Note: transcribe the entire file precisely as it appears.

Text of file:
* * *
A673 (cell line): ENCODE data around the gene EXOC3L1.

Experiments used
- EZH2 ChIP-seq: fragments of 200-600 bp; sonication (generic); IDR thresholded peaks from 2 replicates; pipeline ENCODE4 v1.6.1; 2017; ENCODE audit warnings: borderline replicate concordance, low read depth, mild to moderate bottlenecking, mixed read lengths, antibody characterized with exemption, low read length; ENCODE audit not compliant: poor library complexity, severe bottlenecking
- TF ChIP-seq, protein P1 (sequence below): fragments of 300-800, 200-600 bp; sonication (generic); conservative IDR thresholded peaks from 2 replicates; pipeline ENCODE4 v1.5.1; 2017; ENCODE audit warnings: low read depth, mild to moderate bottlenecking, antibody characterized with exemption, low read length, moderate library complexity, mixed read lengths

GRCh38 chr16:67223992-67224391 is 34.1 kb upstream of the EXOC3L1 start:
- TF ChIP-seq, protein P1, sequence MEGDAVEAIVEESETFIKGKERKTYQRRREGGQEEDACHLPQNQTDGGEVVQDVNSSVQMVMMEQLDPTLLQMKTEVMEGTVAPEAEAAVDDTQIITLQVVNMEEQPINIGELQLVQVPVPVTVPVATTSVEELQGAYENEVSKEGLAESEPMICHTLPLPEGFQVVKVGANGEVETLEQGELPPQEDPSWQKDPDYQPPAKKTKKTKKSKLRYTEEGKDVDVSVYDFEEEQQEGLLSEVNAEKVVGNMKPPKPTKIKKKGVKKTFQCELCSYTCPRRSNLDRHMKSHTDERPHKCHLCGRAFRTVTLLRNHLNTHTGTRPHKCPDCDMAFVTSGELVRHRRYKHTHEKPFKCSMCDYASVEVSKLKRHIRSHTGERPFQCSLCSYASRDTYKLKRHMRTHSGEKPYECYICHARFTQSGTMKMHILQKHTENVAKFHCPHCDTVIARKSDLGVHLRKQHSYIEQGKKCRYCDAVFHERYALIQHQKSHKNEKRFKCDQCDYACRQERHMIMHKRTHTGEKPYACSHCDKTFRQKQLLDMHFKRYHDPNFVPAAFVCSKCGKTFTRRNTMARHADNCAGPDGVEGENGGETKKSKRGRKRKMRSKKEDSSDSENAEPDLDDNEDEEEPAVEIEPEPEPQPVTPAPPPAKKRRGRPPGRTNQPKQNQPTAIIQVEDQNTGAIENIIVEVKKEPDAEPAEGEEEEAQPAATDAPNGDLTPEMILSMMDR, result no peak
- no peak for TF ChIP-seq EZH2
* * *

A673 (cell line): ENCODE data around the gene EXOC3L1.

Experiments used
- EZH2 ChIP-seq: fragments of 200-600 bp; sonication (generic); IDR thresholded peaks from 2 replicates; pipeline ENCODE4 v1.6.1; 2017; ENCODE audit warnings: borderline replicate concordance, low read depth, mild to moderate bottlenecking, mixed read lengths, antibody characterized with exemption, low read length; ENCODE audit not compliant: poor library complexity, severe bottlenecking
- TF ChIP-seq, protein P1 (sequence below): fragments of 300-800, 200-600 bp; sonication (generic); conservative IDR thresholded peaks from 2 replicates; pipeline ENCODE4 v1.5.1; 2017; ENCODE audit warnings: low read depth, mild to moderate bottlenecking, antibody characterized with exemption, low read length, moderate library complexity, mixed read lengths

GRCh38 chr16:67223992-67224391 is 34.1 kb upstream of the EXOC3L1 start:
- TF ChIP-seq, protein P1, sequence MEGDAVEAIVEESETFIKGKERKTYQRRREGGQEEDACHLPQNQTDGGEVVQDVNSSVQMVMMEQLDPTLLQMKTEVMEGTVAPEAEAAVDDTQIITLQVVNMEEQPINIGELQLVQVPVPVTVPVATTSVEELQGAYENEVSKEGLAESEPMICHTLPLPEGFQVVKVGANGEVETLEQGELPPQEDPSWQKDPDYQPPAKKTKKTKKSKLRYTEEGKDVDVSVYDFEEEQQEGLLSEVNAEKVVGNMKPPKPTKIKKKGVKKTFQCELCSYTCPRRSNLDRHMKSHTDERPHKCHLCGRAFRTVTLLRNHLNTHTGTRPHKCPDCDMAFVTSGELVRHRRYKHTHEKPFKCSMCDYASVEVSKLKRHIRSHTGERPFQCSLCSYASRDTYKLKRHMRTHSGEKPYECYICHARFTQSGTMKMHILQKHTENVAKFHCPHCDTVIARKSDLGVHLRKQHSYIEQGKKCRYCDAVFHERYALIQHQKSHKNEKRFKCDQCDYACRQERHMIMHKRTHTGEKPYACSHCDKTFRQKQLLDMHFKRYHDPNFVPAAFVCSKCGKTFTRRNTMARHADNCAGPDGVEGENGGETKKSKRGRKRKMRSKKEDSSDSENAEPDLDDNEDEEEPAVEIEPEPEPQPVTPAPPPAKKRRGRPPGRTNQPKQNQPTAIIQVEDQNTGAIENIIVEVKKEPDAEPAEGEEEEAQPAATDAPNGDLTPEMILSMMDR, result no peak
- no peak for TF ChIP-seq EZH2